Computers prove to greatly reduce prescription errors

November 04, 2002

Have you ever received a drug prescription from a physician that looked like chicken scratch? You're not alone. Pharmacists sometimes have a hard time reading prescriptions and in some cases they also are incomplete. To avoid errors, pharmacists have to spend precious time tracking down prescribers to clarify illegible or possibly inaccurate prescriptions. A new study by researchers at Oregon Health & Science University shows that prescriptions written on a computer are less likely to contain errors.

A study by the OHSU School of Medicine's Department of Emergency Medicine study found that prescriptions initially entered into a computer reduce errors in the prescription by one-third and are five times less likely to require pharmacist clarification than handwritten prescriptions. The study was published in the November 2002 issue of Academic Emergency Medicine (www.aemj.org), published by Hanley & Belfus.

"This new computer system is really the foundation for ongoing improvements in safe prescribing practice," said Kenneth E. Bizovi, M.D., assistant professor of emergency medicine in the OHSU School of Medicine, toxicologist and emergency physician.

There are only a few studies on prescription error rates, and none conducted an emergency department. OHSU's researchers thought that a new prescription computer program, implemented in the hospital's emergency department March 2000, provided the perfect opportunity to investigate a more effective method of prescribing medications. The team compared standard handwritten prescriptions created before the computer program was implemented with computer-assisted prescriptions created after implementation. The computer program allowed prescibers the ability to choose a drug from a list of available medications. Each prescription contained necessary information, such as dose, quantity, frequency and amount to dispense. This system greatly reduces the possibility of writing a prescription that is incomplete or that contains a formulation that does not exist. For example, instead of prescribing 500 mg of ibuprofen, which is not an available dose, a physician can look at the doses that do exist and choose from those. This reduces the risk of dosing errors and reduces the need for pharmacists to clarify the prescription.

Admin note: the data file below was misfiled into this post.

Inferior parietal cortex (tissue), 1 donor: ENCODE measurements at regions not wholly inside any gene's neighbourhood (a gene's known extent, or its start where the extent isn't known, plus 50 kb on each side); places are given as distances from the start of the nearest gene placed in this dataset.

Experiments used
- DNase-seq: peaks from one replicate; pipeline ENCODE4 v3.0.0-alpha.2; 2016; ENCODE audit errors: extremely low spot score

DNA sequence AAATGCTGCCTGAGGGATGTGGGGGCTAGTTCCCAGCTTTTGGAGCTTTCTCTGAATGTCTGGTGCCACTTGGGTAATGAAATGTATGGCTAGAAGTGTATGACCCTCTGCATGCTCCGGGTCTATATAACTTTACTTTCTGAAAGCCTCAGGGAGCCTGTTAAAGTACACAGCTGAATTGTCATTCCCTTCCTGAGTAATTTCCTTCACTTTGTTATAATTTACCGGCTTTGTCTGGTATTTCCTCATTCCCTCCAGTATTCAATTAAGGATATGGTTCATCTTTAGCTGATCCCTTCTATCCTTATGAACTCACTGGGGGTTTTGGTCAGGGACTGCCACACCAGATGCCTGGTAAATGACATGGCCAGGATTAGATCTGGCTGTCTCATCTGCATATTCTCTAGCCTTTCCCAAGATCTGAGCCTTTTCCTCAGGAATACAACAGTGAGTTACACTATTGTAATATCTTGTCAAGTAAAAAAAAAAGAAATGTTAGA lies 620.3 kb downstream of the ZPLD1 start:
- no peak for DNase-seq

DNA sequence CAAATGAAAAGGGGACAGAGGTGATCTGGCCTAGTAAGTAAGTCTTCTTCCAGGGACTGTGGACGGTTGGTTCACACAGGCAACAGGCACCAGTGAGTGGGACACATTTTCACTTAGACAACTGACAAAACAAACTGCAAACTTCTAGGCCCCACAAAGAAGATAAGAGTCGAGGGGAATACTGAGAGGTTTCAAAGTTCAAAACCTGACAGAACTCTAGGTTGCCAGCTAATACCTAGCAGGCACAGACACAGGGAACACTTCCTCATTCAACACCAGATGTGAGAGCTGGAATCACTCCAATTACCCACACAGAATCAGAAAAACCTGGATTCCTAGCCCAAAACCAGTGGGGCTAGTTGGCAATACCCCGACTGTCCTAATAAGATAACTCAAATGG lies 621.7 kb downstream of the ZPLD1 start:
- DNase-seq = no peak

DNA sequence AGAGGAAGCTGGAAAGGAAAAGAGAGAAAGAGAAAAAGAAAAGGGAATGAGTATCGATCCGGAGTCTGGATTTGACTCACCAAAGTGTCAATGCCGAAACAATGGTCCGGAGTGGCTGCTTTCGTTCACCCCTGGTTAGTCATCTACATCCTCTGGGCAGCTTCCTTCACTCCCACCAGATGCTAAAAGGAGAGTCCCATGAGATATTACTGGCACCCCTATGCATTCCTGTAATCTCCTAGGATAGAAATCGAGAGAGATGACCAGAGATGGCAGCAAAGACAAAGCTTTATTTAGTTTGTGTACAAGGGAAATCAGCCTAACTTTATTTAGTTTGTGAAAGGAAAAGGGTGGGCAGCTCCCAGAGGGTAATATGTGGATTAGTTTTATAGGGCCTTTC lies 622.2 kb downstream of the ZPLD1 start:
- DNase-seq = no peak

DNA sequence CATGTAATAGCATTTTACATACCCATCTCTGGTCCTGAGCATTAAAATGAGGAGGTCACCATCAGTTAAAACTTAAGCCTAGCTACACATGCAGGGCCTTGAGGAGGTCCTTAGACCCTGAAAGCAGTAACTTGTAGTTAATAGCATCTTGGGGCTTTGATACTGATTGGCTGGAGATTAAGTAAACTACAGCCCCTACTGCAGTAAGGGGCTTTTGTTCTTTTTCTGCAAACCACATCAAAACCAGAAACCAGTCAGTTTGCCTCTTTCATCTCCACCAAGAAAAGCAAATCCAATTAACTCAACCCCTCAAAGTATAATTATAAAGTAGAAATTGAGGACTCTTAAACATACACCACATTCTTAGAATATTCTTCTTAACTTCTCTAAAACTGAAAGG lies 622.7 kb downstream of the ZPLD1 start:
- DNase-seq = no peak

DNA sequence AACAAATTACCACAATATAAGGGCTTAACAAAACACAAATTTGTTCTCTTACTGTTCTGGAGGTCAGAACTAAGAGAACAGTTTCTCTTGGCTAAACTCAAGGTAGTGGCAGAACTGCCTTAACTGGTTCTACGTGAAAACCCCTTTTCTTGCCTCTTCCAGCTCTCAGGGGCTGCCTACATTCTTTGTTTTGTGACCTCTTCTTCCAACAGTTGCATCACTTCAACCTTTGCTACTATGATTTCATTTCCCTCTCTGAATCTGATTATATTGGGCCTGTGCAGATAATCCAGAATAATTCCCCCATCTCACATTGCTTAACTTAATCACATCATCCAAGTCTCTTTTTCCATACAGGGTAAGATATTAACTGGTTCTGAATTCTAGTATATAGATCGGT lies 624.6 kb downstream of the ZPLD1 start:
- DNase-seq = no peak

Patient information, such as name, medical record number and age, were also included in the computer-written prescription. This information, along with the prescription and prescriber's name, was then printed legibly for a pharmacist to read. All the information becomes part of the patient's computer medical record instantly. This is an improvement from the standard handwritten format, which uses a prescription pad, a stamp of the patient's information and the handwritten prescription, creating only one copy of the prescription and requiring a separate entry into the medical record.

The research team hoped the computer-assisted prescription system would create legible prescriptions that decreased errors related to dosing, missing information, incorrect information, legibility and ordering of drugs that weren't available. These types of errors require a pharmacist to track down the prescriber to clarify before the prescription can be filled. Although this occurs infrequently, it takes extra time from the pharmacist and could lead to increase time to get a prescription filled.

The study proved their theory. With the assistance of the OHSU Hospital Pharmacy, researchers were able to track the notations on the prescription made by pharmacists when making a clarification. Of the 2,326 handwritten prescriptions filled by OHSU Hospital's Pharmacy before implementation of the computer program, 2.3 percent of them contained errors. The OHSU Hospital Pharmacy received 1,594 computer-assisted prescriptions, only 0.8 percent of which contain errors that required clarification by a pharmacist.

Even some pharmacists commented on the improvement. "They said you could read the prescription, which was great. They are very concerned about legibility," said Bizovi.

"OHSU is at the forefront in using the power of computer technology to ensure patient safety," said Christine Cassel, M.D., dean of the OHSU School of Medicine and a co-author of the 1999 Institute of Medicine report "To Err is Human," which prompted a national dialogue on medical errors. "In the IOM report, experts emphasized that information science can help create systems which deliver patient care of higher quality and also keep costs down because they are more efficient."

OHSU's ED is one of the few around the country using this prescription program. As more medical clinics acquire computerized systems, Bizovi feels the computer-generated prescriptions will prove to be effective in reducing errors in many medical practices. Since the time of the study the, OHSU Department of Emergency Medicine has integrated patient allergies into the prescription, adding one more safety improvement to its prescribing practices.
-end-


Oregon Health & Science University

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